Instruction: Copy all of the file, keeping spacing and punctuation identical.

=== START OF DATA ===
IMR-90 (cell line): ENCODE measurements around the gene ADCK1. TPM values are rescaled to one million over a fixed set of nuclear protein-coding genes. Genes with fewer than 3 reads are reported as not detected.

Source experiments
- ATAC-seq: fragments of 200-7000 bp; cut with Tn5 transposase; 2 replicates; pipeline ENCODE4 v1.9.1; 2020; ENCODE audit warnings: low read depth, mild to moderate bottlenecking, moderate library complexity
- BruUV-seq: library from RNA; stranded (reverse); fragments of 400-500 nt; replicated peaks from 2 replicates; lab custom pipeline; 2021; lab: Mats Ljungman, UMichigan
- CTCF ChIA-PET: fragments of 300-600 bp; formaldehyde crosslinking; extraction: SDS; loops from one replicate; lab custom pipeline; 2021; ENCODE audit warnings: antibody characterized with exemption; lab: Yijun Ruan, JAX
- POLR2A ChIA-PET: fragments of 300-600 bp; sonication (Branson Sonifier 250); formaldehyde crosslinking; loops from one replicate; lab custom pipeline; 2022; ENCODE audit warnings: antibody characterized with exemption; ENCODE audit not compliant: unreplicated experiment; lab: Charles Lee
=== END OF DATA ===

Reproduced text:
IMR-90 (cell line): ENCODE measurements around the gene ADCK1. TPM values are rescaled to one million over a fixed set of nuclear protein-coding genes. Genes with fewer than 3 reads are reported as not detected.

Source experiments
- ATAC-seq: fragments of 200-7000 bp; cut with Tn5 transposase; 2 replicates; pipeline ENCODE4 v1.9.1; 2020; ENCODE audit warnings: low read depth, mild to moderate bottlenecking, moderate library complexity
- BruUV-seq: library from RNA; stranded (reverse); fragments of 400-500 nt; replicated peaks from 2 replicates; lab custom pipeline; 2021; lab: Mats Ljungman, UMichigan
- CTCF ChIA-PET: fragments of 300-600 bp; formaldehyde crosslinking; extraction: SDS; loops from one replicate; lab custom pipeline; 2021; ENCODE audit warnings: antibody characterized with exemption; lab: Yijun Ruan, JAX
- POLR2A ChIA-PET: fragments of 300-600 bp; sonication (Branson Sonifier 250); formaldehyde crosslinking; loops from one replicate; lab custom pipeline; 2022; ENCODE audit warnings: antibody characterized with exemption; ENCODE audit not compliant: unreplicated experiment; lab: Charles Lee